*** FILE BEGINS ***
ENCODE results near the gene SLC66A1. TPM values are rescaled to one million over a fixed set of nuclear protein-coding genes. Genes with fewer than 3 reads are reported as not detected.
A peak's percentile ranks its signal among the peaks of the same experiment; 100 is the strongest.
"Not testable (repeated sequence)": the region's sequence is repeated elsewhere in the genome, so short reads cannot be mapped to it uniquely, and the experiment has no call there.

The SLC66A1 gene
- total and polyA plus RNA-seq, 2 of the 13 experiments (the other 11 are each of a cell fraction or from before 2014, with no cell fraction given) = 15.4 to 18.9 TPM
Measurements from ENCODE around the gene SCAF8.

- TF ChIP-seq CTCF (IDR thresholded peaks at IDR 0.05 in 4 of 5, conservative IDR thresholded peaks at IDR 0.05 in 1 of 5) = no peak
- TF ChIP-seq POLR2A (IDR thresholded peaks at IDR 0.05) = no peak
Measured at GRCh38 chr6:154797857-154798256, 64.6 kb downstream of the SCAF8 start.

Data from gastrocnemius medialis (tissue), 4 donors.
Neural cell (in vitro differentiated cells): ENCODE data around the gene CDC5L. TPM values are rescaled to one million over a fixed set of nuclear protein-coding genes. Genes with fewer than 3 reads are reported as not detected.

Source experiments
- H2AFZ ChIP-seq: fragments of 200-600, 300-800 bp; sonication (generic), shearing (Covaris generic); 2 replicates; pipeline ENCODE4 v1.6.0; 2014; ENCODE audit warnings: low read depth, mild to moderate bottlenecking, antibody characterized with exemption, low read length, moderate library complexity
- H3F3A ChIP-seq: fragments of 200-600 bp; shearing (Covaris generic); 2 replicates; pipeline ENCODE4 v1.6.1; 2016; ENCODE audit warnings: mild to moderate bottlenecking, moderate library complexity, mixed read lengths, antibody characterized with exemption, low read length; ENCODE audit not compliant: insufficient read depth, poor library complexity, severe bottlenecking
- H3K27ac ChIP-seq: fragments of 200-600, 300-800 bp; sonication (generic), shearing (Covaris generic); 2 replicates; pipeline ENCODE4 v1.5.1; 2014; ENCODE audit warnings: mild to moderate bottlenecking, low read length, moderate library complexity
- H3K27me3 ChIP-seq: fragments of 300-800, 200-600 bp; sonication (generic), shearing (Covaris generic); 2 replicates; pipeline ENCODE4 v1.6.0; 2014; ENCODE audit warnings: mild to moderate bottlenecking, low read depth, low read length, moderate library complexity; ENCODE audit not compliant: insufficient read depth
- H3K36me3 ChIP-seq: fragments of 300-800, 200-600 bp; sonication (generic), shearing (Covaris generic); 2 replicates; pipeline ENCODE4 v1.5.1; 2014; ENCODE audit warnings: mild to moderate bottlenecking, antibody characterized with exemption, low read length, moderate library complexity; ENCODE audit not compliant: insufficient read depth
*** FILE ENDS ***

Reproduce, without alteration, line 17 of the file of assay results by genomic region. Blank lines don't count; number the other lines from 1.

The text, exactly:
- H3K36me3 ChIP-seq: fragments of 300-800, 200-600 bp; sonication (generic), shearing (Covaris generic); 2 replicates; pipeline ENCODE4 v1.5.1; 2014; ENCODE audit warnings: mild to moderate bottlenecking, antibody characterized with exemption, low read length, moderate library complexity; ENCODE audit not compliant: insufficient read depth